Does hypercapnia-induced impairment of cerebral autoregulation affect neurovascular coupling? A functional TCD study

Authors: Maggio P, Salinet AS, Panerai RB, Robinson TG.

Neurovascular coupling (NVC) and dynamic cerebral autoregulation (dCA) are both impaired in the acute phase of ischaemic stroke, but their reciprocal interactions are difficult to predict. In order to clarify these aspects, the present study explored NVC in a healthy volunteer population during a surrogate state of impaired dCA, induced by hypercapnia. This study aimed to test if hypercapnia leads to a depression of NVC through an impairment of dCA. Continuous recordings of middle cerebral arteries cerebral blood flow velocity (CBFv), blood pressure (BP), heart rate and end-tidal CO2 were performed in 19 right-handed subjects (aged >45 y) before, during and after 60s of a passive paradigm during normocapnia and hypercapnia. The CBFv response was broken down into subcomponents describing the relative contributions of BP (VBP), critical closing pressure (VCrCP), and resistance area product (VRAP). VRAP reflects myogenic activity in response to BP changes, whereas VCrCP is more indicative of metabolic control. The results revealed that hypercapnia significantly affected NVC, with significant reductions in the relative contribution of VCrCP to the paradigm-induced increase in CBFv. The present study showed that impaired dCA leads to a depression of NVC through an impairment of the metabolic component of CBF control.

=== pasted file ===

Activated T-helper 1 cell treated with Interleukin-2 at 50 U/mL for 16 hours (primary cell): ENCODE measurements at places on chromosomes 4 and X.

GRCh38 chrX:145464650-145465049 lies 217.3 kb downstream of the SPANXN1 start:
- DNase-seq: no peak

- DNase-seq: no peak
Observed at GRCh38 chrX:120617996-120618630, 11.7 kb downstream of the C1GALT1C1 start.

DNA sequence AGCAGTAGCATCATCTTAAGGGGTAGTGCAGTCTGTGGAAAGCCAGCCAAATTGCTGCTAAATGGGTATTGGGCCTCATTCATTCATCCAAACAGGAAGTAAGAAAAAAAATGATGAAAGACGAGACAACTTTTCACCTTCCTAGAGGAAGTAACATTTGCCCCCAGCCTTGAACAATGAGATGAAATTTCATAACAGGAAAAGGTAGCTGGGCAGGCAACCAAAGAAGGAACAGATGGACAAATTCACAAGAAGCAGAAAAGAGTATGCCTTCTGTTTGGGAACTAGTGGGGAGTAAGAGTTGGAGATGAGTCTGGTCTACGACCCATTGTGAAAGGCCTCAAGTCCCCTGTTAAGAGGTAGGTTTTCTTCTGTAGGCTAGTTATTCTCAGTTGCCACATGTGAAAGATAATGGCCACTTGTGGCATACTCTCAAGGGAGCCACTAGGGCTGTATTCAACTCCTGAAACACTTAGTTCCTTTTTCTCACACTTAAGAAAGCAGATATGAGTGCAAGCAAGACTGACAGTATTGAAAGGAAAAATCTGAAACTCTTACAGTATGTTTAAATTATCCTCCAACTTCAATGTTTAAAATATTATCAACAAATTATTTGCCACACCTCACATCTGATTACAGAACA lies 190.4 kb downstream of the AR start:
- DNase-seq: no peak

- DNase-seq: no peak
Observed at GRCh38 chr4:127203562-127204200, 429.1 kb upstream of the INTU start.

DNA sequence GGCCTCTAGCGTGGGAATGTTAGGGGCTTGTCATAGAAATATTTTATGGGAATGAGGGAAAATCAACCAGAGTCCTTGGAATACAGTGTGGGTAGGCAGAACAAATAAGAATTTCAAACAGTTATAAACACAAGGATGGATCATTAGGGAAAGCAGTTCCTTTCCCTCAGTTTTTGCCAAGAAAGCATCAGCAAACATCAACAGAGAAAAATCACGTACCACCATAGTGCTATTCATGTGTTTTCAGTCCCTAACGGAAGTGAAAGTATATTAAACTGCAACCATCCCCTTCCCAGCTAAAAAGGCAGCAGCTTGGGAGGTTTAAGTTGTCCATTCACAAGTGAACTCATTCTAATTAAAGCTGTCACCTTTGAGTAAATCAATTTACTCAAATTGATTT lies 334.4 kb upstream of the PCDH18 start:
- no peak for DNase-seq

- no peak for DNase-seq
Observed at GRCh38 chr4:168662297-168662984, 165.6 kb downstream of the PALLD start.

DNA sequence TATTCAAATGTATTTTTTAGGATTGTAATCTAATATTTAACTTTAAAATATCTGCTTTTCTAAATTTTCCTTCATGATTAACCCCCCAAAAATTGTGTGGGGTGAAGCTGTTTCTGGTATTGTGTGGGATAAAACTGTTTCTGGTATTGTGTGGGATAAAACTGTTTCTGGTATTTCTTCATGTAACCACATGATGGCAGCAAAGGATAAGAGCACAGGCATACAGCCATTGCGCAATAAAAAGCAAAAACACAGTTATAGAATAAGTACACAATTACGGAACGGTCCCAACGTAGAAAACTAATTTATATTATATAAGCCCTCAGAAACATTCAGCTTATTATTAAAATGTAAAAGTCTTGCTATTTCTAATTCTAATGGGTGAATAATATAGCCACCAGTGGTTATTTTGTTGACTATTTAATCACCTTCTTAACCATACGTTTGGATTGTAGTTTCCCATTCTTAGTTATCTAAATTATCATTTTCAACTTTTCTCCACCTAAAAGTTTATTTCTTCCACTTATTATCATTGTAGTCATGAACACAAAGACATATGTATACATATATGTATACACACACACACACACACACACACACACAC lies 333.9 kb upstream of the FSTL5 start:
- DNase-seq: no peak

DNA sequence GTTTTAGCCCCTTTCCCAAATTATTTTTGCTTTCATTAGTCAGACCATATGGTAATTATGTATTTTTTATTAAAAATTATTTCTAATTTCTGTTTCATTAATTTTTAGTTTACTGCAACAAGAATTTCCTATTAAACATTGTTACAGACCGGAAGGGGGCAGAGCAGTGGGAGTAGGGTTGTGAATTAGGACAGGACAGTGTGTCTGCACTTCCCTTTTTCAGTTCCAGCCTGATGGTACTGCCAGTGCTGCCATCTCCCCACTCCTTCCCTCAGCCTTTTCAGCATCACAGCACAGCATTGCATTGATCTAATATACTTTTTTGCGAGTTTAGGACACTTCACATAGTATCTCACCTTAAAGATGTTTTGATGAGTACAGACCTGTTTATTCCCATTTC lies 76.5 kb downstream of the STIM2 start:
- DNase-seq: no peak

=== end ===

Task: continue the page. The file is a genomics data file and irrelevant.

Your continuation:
Full text and source: Journal of applied physiology

J Appl Physiol. 2013 Jun 6.